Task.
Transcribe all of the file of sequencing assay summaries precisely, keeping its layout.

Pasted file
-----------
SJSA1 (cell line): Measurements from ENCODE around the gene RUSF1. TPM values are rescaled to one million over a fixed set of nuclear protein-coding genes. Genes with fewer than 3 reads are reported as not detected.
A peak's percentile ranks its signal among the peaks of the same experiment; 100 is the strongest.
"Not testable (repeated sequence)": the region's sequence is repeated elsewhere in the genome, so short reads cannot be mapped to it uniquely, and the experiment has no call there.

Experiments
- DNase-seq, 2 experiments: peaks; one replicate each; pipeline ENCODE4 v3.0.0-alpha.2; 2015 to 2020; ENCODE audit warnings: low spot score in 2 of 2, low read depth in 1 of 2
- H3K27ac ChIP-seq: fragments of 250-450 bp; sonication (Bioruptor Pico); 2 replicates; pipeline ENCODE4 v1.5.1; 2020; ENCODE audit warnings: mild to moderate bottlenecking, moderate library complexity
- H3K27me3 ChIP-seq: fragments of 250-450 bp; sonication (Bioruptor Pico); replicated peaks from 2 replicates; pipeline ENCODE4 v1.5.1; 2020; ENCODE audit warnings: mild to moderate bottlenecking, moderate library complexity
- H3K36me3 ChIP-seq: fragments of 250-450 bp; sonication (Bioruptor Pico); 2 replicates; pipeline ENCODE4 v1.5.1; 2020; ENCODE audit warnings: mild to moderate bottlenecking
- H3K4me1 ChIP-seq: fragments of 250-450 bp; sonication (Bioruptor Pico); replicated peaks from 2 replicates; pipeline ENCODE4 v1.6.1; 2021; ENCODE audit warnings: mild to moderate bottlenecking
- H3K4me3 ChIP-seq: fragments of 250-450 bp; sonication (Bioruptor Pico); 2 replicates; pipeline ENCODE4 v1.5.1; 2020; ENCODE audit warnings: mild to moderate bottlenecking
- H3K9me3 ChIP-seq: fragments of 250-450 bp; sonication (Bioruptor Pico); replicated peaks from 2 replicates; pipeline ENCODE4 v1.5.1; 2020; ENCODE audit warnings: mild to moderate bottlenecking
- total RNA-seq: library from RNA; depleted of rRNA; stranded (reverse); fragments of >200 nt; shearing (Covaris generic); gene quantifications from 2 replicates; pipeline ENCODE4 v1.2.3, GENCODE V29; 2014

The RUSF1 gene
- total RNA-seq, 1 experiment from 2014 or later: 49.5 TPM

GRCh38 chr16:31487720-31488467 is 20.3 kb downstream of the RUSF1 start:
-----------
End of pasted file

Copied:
SJSA1 (cell line): Measurements from ENCODE around the gene RUSF1. TPM values are rescaled to one million over a fixed set of nuclear protein-coding genes. Genes with fewer than 3 reads are reported as not detected.
A peak's percentile ranks its signal among the peaks of the same experiment; 100 is the strongest.
"Not testable (repeated sequence)": the region's sequence is repeated elsewhere in the genome, so short reads cannot be mapped to it uniquely, and the experiment has no call there.

Experiments
- DNase-seq, 2 experiments: peaks; one replicate each; pipeline ENCODE4 v3.0.0-alpha.2; 2015 to 2020; ENCODE audit warnings: low spot score in 2 of 2, low read depth in 1 of 2
- H3K27ac ChIP-seq: fragments of 250-450 bp; sonication (Bioruptor Pico); 2 replicates; pipeline ENCODE4 v1.5.1; 2020; ENCODE audit warnings: mild to moderate bottlenecking, moderate library complexity
- H3K27me3 ChIP-seq: fragments of 250-450 bp; sonication (Bioruptor Pico); replicated peaks from 2 replicates; pipeline ENCODE4 v1.5.1; 2020; ENCODE audit warnings: mild to moderate bottlenecking, moderate library complexity
- H3K36me3 ChIP-seq: fragments of 250-450 bp; sonication (Bioruptor Pico); 2 replicates; pipeline ENCODE4 v1.5.1; 2020; ENCODE audit warnings: mild to moderate bottlenecking
- H3K4me1 ChIP-seq: fragments of 250-450 bp; sonication (Bioruptor Pico); replicated peaks from 2 replicates; pipeline ENCODE4 v1.6.1; 2021; ENCODE audit warnings: mild to moderate bottlenecking
- H3K4me3 ChIP-seq: fragments of 250-450 bp; sonication (Bioruptor Pico); 2 replicates; pipeline ENCODE4 v1.5.1; 2020; ENCODE audit warnings: mild to moderate bottlenecking
- H3K9me3 ChIP-seq: fragments of 250-450 bp; sonication (Bioruptor Pico); replicated peaks from 2 replicates; pipeline ENCODE4 v1.5.1; 2020; ENCODE audit warnings: mild to moderate bottlenecking
- total RNA-seq: library from RNA; depleted of rRNA; stranded (reverse); fragments of >200 nt; shearing (Covaris generic); gene quantifications from 2 replicates; pipeline ENCODE4 v1.2.3, GENCODE V29; 2014

The RUSF1 gene
- total RNA-seq, 1 experiment from 2014 or later: 49.5 TPM

GRCh38 chr16:31487720-31488467 is 20.3 kb downstream of the RUSF1 start: